We use prepositions to tell our readers the relationship between nouns and pronouns. Imagine that you write:
On Tuesday, I put the gifts under the bed next to my slippers.With a few simple words you have given your reader a clear picture of when you performed an action (on Tuesday) and where you acted (under the bed) in relation to another object (next to your slippers).
Using a preposition requires an object. How can you explain the connection between two things if you don’t specify which two things are related? Prepositional phrases act as signposts for your readers, showing them how the parts connect and interact (or don’t, as the case may be).
Like other parts of speech, various prepositions illustrate specific relations. You can fall against, into, or with something and each of those communicates a different experience. Some are number-specific, as between requiring two objects, no more and no fewer, and among requiring at least three. Thus, you can be between a rock and a hard place among your peers but not vice versa. Learn little words, like prepositions, as well as the more impressive ones when you expand your vocabulary.
Under certain circumstances, especially in casual conversation, you and your audience assume the prepositions or objects rather than expressing them. Had I begun that sentence with “The other day,” you would assume that I was acting “on” that day. We understand that preposition to apply even though I did not explicitly state it. Indeed, some formations are assumed so often that you would sound foolish or foppish including them.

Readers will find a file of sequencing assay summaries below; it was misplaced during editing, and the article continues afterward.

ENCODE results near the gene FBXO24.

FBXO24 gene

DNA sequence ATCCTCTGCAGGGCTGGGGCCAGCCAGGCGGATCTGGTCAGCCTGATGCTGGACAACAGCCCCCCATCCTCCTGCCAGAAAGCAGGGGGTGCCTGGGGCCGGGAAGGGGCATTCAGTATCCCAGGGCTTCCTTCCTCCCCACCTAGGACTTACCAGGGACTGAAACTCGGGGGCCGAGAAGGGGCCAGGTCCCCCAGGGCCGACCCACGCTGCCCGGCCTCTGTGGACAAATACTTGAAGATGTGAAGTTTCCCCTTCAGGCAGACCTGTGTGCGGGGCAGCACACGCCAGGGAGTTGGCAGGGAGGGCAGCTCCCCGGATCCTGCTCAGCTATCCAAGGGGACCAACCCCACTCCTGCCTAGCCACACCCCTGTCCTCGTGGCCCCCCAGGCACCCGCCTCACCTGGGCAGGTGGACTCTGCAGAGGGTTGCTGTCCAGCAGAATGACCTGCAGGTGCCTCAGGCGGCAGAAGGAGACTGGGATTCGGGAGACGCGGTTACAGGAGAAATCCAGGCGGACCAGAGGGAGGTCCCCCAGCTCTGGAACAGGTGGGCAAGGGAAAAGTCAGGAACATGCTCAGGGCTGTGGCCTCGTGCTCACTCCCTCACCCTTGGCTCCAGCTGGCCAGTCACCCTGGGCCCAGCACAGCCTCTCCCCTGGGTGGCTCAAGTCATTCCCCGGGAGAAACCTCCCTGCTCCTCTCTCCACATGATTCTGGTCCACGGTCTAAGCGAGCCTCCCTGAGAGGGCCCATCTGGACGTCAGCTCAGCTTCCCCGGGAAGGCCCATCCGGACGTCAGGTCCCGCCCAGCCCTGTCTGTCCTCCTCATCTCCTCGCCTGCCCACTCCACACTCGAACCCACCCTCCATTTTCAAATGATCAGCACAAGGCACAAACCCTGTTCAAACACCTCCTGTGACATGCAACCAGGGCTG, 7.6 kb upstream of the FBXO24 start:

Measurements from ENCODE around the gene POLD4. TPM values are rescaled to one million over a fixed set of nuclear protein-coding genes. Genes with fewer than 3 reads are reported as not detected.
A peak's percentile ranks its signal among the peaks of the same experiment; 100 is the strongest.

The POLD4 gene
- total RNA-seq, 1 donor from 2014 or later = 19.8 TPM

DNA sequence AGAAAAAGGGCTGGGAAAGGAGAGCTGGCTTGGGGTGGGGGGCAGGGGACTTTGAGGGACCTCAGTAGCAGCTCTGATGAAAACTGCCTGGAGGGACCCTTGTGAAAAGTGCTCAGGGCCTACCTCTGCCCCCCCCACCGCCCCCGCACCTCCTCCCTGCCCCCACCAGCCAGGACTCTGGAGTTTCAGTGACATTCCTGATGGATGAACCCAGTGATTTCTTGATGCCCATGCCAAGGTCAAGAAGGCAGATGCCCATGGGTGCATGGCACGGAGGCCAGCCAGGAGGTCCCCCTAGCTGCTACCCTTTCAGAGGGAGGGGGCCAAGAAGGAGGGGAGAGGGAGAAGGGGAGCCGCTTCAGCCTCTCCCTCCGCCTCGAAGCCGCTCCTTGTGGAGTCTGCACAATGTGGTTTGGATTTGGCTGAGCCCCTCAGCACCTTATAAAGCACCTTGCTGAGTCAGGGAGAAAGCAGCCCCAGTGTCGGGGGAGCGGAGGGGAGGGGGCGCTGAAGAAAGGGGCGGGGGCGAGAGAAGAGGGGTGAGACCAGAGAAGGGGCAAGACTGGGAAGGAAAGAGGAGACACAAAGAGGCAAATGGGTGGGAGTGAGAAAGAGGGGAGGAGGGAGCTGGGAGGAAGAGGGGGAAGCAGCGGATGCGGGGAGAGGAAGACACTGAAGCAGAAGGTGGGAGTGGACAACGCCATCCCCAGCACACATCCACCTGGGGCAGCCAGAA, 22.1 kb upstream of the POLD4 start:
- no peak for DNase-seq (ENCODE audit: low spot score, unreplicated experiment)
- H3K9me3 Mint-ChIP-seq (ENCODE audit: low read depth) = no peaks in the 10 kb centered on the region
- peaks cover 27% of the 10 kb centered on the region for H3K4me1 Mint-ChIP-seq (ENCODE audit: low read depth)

Finally, we have the big debate about ending your sentence with a preposition. I already had my lengthy rant on that subject, Part One: What Do You End a Sentence With? and Part Two: With What Do You End a Sentence? Even if you feel that using that ending preposition is acceptable through common use, it creates one more reason for your reader to miss your point by focusing on your individual words.